JM: I have always been interested in industrial psychology, and I’ve learnt that if you are under stress you should think of a good moment you had with the family or yourself on a beach, and that helps you to realise that things aren’t so bad. Another one I like is, if you are under stress just close your eyes and picture 20 balloons tied to your head, and the balloons are slowly going up into the sky. Breath in and out, and it’s like the balloons are lifting the stress away from your body. Another saying I like is, ‘The road to success is always under construction’. I used to do a lot of construction loans, and I used that as my email signature. It’s also important to have work / life balance, because that helps you to last longer.
MFAA: Do you have any other secrets to longevity in the industry?
JM: Charles Darwin said the animals that survive in the jungle are the ones that adapt to their environment. You have always got to adapt. Unfortunately, a lot of people don’t accept change, but you’ve got to. And you have got to stay positive. I’ve always read a lot about motivation and self-improvement, one of the first books was Napoleon Hill’s ‘Think and Grow Rich’. One of his pieces of advice was that if there are people that you don’t necessarily agree with or like, you should always focus on what you do like about them. He gave an example of being in a long line at the bank, and he thought ‘what can I say about these tellers’ and when his turn came he said to the teller, ‘you’ve got a great head of hair’. Just remember to make it sincere, but a positive attitude is important. If you are mentally attuned, everything else will flow. And you have got to be healthy. I walk 10,000 steps a day, and when I play golf, sometimes its 20,000.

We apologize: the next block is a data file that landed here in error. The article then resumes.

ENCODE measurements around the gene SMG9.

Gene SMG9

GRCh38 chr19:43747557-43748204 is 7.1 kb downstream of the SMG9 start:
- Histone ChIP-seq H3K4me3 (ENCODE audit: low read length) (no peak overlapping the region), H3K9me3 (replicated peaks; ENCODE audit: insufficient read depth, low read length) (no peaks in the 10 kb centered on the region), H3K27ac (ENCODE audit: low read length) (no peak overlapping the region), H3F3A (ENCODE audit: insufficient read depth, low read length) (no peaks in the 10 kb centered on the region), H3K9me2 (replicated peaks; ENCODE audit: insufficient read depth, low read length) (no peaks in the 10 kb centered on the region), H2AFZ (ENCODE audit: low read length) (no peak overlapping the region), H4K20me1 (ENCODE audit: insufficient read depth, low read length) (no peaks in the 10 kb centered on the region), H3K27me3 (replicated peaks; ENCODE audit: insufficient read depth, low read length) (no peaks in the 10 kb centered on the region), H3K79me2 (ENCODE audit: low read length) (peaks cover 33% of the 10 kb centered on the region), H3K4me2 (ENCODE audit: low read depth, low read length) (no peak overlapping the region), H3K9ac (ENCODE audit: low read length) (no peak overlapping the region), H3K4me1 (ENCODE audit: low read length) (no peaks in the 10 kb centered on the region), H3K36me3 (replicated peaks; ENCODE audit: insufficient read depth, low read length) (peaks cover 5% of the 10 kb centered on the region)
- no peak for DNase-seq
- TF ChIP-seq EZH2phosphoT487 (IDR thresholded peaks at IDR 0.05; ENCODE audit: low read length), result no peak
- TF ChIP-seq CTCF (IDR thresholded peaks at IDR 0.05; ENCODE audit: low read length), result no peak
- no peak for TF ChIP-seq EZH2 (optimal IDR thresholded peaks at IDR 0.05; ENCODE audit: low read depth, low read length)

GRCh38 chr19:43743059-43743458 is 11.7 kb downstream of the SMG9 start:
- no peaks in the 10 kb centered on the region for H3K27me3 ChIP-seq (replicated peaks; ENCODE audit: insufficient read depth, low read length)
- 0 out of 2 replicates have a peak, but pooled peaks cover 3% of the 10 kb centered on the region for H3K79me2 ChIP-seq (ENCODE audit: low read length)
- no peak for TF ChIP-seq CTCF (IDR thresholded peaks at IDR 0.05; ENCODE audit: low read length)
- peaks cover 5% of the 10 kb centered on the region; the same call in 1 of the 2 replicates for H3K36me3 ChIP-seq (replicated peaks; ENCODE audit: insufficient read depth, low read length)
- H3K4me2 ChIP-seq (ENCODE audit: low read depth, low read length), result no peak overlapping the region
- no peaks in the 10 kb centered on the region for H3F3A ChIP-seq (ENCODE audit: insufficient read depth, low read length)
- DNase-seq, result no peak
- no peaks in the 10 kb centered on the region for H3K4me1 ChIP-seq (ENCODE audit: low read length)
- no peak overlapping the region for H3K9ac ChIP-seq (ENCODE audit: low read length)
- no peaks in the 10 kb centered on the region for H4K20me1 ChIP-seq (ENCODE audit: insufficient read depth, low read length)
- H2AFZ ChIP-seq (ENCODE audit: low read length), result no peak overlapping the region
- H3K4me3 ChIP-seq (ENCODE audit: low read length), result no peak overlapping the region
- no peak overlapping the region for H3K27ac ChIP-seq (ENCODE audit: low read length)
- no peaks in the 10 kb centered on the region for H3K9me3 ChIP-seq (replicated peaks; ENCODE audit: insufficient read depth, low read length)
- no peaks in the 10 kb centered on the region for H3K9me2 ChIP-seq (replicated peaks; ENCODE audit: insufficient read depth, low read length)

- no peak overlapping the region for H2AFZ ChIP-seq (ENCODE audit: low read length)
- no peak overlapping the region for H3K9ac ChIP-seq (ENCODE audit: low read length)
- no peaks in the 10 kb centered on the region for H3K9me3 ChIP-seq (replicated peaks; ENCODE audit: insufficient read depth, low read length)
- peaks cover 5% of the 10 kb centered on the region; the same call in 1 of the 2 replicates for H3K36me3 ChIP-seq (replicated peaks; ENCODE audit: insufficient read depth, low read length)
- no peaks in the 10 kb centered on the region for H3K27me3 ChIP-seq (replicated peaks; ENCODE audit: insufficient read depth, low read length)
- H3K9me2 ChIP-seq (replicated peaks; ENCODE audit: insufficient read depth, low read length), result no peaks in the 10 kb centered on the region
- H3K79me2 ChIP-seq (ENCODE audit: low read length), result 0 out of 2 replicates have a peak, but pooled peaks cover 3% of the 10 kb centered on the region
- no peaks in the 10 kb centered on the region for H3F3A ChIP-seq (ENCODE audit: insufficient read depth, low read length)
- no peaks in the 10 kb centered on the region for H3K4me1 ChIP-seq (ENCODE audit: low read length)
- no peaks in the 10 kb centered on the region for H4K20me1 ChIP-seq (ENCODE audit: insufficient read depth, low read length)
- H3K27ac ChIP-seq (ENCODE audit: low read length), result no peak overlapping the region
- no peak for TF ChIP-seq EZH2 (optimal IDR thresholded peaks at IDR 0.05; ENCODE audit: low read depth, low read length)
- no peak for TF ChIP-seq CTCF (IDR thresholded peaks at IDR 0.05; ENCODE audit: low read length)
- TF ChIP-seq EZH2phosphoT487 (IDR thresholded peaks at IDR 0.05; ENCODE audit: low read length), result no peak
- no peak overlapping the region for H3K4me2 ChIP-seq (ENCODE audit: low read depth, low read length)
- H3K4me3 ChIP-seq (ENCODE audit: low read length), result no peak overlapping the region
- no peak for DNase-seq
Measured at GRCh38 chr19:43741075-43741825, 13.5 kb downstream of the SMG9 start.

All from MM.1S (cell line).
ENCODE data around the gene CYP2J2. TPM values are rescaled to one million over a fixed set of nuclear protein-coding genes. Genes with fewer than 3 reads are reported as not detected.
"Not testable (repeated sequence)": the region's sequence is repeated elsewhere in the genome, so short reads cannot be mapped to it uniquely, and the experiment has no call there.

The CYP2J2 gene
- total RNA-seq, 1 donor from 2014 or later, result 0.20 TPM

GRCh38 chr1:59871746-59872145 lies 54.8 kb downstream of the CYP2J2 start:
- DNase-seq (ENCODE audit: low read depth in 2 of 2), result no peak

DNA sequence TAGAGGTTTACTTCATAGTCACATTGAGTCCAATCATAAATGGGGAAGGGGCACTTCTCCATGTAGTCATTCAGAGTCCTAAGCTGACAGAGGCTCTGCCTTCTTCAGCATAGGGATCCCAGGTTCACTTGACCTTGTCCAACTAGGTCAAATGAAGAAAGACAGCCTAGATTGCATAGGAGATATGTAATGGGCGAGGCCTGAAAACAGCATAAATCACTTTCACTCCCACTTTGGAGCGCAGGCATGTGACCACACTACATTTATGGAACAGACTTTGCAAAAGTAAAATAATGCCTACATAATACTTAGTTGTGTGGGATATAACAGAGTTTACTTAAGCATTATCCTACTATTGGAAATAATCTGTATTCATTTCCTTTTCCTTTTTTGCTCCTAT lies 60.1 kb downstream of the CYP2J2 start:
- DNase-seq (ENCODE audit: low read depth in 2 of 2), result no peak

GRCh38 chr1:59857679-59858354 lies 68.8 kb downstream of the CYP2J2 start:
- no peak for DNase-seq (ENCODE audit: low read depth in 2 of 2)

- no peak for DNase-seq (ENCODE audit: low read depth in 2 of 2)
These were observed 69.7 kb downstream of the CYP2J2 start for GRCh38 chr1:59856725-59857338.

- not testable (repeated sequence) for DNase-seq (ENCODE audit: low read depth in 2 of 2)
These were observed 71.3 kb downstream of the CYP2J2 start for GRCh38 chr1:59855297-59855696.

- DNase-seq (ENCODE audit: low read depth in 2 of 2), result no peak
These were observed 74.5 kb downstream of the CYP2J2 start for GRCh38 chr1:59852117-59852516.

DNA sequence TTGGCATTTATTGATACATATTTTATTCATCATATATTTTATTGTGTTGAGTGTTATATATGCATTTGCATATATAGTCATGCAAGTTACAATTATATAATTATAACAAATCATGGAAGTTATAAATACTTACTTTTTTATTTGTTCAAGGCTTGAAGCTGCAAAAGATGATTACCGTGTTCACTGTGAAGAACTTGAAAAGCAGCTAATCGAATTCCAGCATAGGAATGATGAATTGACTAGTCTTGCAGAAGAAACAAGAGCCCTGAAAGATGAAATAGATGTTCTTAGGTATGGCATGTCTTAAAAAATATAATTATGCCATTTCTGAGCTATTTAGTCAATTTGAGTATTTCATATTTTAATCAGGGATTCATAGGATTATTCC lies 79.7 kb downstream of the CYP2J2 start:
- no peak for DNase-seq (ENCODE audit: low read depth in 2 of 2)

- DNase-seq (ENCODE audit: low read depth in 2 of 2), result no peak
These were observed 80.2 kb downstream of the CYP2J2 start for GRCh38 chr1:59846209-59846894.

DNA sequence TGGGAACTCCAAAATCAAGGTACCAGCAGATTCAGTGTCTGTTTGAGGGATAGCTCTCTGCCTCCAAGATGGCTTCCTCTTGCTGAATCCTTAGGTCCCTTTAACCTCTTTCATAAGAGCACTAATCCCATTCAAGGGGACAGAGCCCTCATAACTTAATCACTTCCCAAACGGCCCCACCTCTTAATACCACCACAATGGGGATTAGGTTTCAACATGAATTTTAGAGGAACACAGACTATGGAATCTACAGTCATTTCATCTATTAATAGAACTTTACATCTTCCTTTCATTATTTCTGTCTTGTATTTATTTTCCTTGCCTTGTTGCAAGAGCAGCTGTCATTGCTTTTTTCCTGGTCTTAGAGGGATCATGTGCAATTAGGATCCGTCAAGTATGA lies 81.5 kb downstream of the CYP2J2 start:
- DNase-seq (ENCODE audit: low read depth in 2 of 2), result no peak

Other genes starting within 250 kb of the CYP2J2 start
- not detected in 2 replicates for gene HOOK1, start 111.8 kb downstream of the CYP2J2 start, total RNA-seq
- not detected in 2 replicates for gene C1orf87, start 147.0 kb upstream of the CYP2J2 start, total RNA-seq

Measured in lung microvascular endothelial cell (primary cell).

MFAA: John, what are some of your career highlights?
JM: I have a highlight every time I get a new scenario in front of me. That’s what keeps me going. And I enjoy telling people’s stories. I have also always enjoyed events, and over the years I’ve collected some pieces of memorabilia that I love. I recall a conference in the 1980’s which featured a charity auction, with the most incredible prizes like a six-foot-tall glass case containing Mohammed Ali’s title fight coat and gloves. As you would expect the competition was fierce, one gentleman bid $85,000 before Vernon Spencer, who owned Interstar at the time, bid $87,000 and won. Before giving it to the other fellow and instead donating his $87,000 to charity. It was at that auction that I paid $3,500 for my signed picture of Muhammed Ali.
MFAA: What are you most looking forward to, John?
JM: I resisted doing home loans for 25 years because commercial was going so well, but we’ve been doing home loans now since the GFC, and it has been terrific. Certainly, one of my highlights has been to be the second biggest commercial introducer to Colonial First State. But we have a lot going on. We have wholesale money now, and I have some other investments and projects that I’m excited about. So, as always, lots to look forward to.